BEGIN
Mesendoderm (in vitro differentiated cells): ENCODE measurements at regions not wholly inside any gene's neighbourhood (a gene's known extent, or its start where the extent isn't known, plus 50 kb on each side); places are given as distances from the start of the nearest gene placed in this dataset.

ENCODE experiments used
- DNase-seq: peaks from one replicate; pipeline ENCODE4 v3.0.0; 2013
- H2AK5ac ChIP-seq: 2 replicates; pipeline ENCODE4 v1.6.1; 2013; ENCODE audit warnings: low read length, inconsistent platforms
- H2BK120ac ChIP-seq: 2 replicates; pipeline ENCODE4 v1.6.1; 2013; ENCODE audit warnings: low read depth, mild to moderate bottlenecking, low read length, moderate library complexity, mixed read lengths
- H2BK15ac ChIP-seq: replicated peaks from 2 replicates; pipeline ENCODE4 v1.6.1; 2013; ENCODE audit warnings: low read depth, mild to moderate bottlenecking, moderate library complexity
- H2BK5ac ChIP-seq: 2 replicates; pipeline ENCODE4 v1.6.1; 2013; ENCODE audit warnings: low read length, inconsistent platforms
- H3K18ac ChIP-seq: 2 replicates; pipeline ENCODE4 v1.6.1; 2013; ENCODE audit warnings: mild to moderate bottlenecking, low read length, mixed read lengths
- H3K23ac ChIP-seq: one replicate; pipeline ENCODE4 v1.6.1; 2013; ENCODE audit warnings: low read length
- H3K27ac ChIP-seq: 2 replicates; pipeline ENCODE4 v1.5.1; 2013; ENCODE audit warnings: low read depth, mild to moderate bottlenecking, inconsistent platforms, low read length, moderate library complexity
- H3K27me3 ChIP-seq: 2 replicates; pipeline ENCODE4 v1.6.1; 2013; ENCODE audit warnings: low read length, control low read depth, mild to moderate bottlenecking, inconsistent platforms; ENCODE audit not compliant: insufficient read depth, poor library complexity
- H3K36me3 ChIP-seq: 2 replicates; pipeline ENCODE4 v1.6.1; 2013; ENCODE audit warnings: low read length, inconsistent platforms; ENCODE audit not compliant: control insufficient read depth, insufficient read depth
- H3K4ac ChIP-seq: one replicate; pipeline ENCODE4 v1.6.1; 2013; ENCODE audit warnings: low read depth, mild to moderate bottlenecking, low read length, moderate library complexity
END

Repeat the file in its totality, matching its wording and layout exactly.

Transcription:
Mesendoderm (in vitro differentiated cells): ENCODE measurements at regions not wholly inside any gene's neighbourhood (a gene's known extent, or its start where the extent isn't known, plus 50 kb on each side); places are given as distances from the start of the nearest gene placed in this dataset.

ENCODE experiments used
- DNase-seq: peaks from one replicate; pipeline ENCODE4 v3.0.0; 2013
- H2AK5ac ChIP-seq: 2 replicates; pipeline ENCODE4 v1.6.1; 2013; ENCODE audit warnings: low read length, inconsistent platforms
- H2BK120ac ChIP-seq: 2 replicates; pipeline ENCODE4 v1.6.1; 2013; ENCODE audit warnings: low read depth, mild to moderate bottlenecking, low read length, moderate library complexity, mixed read lengths
- H2BK15ac ChIP-seq: replicated peaks from 2 replicates; pipeline ENCODE4 v1.6.1; 2013; ENCODE audit warnings: low read depth, mild to moderate bottlenecking, moderate library complexity
- H2BK5ac ChIP-seq: 2 replicates; pipeline ENCODE4 v1.6.1; 2013; ENCODE audit warnings: low read length, inconsistent platforms
- H3K18ac ChIP-seq: 2 replicates; pipeline ENCODE4 v1.6.1; 2013; ENCODE audit warnings: mild to moderate bottlenecking, low read length, mixed read lengths
- H3K23ac ChIP-seq: one replicate; pipeline ENCODE4 v1.6.1; 2013; ENCODE audit warnings: low read length
- H3K27ac ChIP-seq: 2 replicates; pipeline ENCODE4 v1.5.1; 2013; ENCODE audit warnings: low read depth, mild to moderate bottlenecking, inconsistent platforms, low read length, moderate library complexity
- H3K27me3 ChIP-seq: 2 replicates; pipeline ENCODE4 v1.6.1; 2013; ENCODE audit warnings: low read length, control low read depth, mild to moderate bottlenecking, inconsistent platforms; ENCODE audit not compliant: insufficient read depth, poor library complexity
- H3K36me3 ChIP-seq: 2 replicates; pipeline ENCODE4 v1.6.1; 2013; ENCODE audit warnings: low read length, inconsistent platforms; ENCODE audit not compliant: control insufficient read depth, insufficient read depth
- H3K4ac ChIP-seq: one replicate; pipeline ENCODE4 v1.6.1; 2013; ENCODE audit warnings: low read depth, mild to moderate bottlenecking, low read length, moderate library complexity